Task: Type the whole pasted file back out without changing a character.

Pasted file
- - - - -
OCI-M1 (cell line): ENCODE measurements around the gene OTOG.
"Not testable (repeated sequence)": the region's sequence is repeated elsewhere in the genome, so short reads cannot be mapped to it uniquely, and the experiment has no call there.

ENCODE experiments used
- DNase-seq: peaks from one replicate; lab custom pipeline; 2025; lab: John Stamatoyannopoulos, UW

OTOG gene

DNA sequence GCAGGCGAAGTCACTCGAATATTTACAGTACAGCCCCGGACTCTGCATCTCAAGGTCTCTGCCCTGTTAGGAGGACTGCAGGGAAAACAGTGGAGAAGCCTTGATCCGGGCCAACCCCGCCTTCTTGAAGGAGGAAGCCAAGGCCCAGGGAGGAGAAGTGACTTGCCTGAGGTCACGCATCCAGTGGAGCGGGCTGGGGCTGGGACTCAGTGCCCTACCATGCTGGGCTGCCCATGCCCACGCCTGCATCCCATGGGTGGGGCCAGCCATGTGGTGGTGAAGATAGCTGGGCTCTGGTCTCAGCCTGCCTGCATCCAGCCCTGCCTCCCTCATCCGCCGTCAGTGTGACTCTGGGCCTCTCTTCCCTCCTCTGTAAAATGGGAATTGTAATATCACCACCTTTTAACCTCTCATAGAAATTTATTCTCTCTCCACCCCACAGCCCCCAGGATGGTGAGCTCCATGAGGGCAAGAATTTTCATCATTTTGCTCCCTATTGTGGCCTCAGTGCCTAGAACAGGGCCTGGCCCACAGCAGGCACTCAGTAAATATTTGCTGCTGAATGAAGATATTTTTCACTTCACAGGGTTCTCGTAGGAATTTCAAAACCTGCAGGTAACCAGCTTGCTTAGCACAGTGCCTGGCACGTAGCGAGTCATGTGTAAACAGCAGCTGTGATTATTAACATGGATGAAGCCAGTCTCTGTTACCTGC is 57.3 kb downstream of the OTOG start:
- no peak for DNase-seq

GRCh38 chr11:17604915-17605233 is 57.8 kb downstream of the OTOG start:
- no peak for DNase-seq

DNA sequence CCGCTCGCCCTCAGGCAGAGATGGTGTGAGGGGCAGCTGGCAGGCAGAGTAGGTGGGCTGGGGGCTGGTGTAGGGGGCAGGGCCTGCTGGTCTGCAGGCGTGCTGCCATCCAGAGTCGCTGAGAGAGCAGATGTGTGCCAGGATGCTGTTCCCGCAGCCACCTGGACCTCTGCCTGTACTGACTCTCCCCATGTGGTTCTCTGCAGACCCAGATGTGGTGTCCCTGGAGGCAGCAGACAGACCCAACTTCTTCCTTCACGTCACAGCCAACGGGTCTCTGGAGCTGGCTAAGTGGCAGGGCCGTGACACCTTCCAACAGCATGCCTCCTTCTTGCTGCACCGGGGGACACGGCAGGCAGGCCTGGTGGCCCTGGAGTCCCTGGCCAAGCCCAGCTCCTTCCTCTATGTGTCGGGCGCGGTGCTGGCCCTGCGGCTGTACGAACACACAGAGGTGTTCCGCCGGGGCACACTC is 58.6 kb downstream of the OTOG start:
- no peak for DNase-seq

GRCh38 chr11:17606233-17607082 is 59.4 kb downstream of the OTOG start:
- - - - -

OCI-M1 (cell line): ENCODE measurements around the gene OTOG.
"Not testable (repeated sequence)": the region's sequence is repeated elsewhere in the genome, so short reads cannot be mapped to it uniquely, and the experiment has no call there.

ENCODE experiments used
- DNase-seq: peaks from one replicate; lab custom pipeline; 2025; lab: John Stamatoyannopoulos, UW

OTOG gene

DNA sequence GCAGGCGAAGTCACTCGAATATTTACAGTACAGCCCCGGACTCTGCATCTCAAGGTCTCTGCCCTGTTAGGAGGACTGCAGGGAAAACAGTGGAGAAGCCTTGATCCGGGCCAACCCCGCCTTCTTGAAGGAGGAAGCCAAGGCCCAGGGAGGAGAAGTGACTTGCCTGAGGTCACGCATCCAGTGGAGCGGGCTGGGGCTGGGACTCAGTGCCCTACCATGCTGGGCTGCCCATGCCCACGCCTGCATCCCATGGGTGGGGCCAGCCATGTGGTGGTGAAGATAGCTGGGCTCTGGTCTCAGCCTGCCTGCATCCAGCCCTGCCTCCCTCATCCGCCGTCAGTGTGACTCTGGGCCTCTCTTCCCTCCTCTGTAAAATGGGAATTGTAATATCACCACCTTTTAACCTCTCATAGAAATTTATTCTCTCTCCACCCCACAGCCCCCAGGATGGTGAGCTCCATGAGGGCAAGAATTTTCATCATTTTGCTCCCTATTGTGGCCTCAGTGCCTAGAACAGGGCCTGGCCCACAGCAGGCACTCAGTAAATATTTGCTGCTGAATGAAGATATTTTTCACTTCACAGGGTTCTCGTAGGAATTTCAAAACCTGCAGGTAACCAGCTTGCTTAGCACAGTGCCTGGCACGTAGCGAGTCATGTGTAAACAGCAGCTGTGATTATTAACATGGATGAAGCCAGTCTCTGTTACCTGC is 57.3 kb downstream of the OTOG start:
- no peak for DNase-seq

GRCh38 chr11:17604915-17605233 is 57.8 kb downstream of the OTOG start:
- no peak for DNase-seq

DNA sequence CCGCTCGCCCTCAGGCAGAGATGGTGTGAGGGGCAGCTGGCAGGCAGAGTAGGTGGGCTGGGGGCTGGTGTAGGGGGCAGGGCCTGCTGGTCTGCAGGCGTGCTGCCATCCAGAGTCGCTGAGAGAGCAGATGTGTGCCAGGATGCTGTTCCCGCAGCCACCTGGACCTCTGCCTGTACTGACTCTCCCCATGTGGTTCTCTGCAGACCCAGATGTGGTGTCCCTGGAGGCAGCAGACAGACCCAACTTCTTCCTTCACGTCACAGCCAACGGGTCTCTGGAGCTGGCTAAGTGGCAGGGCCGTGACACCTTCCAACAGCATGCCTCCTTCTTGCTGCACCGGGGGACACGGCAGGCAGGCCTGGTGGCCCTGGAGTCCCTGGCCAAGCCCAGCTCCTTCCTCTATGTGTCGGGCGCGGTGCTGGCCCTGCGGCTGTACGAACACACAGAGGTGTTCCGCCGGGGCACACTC is 58.6 kb downstream of the OTOG start:
- no peak for DNase-seq

GRCh38 chr11:17606233-17607082 is 59.4 kb downstream of the OTOG start: